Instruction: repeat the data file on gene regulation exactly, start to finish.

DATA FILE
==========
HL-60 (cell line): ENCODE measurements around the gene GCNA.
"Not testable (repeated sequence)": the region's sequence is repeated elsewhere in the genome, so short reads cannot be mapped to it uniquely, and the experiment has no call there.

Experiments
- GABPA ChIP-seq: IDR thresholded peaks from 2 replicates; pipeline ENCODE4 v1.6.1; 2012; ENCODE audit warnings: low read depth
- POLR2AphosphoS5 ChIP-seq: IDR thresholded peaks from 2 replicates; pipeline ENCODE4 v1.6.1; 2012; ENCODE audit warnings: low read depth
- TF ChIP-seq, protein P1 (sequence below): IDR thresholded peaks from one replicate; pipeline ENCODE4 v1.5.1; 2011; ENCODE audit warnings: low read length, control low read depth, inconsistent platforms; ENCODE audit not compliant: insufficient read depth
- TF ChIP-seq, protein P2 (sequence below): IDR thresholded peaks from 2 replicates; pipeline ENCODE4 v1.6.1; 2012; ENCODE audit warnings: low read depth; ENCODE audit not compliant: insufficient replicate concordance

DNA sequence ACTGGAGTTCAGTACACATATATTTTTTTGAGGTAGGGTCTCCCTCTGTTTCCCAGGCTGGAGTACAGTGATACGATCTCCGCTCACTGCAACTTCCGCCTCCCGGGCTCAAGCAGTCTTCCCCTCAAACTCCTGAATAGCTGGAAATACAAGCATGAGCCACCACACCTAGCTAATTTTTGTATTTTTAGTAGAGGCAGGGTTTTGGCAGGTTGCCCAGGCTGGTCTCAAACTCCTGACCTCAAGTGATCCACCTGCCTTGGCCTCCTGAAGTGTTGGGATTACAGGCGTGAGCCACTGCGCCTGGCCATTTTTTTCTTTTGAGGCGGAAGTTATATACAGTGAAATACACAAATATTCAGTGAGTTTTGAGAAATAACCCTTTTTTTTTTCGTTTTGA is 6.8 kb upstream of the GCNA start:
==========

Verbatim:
HL-60 (cell line): ENCODE measurements around the gene GCNA.
"Not testable (repeated sequence)": the region's sequence is repeated elsewhere in the genome, so short reads cannot be mapped to it uniquely, and the experiment has no call there.

Experiments
- GABPA ChIP-seq: IDR thresholded peaks from 2 replicates; pipeline ENCODE4 v1.6.1; 2012; ENCODE audit warnings: low read depth
- POLR2AphosphoS5 ChIP-seq: IDR thresholded peaks from 2 replicates; pipeline ENCODE4 v1.6.1; 2012; ENCODE audit warnings: low read depth
- TF ChIP-seq, protein P1 (sequence below): IDR thresholded peaks from one replicate; pipeline ENCODE4 v1.5.1; 2011; ENCODE audit warnings: low read length, control low read depth, inconsistent platforms; ENCODE audit not compliant: insufficient read depth
- TF ChIP-seq, protein P2 (sequence below): IDR thresholded peaks from 2 replicates; pipeline ENCODE4 v1.6.1; 2012; ENCODE audit warnings: low read depth; ENCODE audit not compliant: insufficient replicate concordance

DNA sequence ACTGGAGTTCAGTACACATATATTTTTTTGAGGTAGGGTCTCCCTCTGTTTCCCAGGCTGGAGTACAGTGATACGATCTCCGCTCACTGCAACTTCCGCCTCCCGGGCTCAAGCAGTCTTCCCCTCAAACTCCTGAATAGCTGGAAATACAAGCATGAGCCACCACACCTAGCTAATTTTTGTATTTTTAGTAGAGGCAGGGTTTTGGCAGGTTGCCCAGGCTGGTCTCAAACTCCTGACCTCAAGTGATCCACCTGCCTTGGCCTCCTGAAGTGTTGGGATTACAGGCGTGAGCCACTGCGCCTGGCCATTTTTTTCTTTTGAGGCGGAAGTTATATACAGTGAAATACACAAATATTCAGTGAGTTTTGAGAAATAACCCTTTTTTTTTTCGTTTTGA is 6.8 kb upstream of the GCNA start: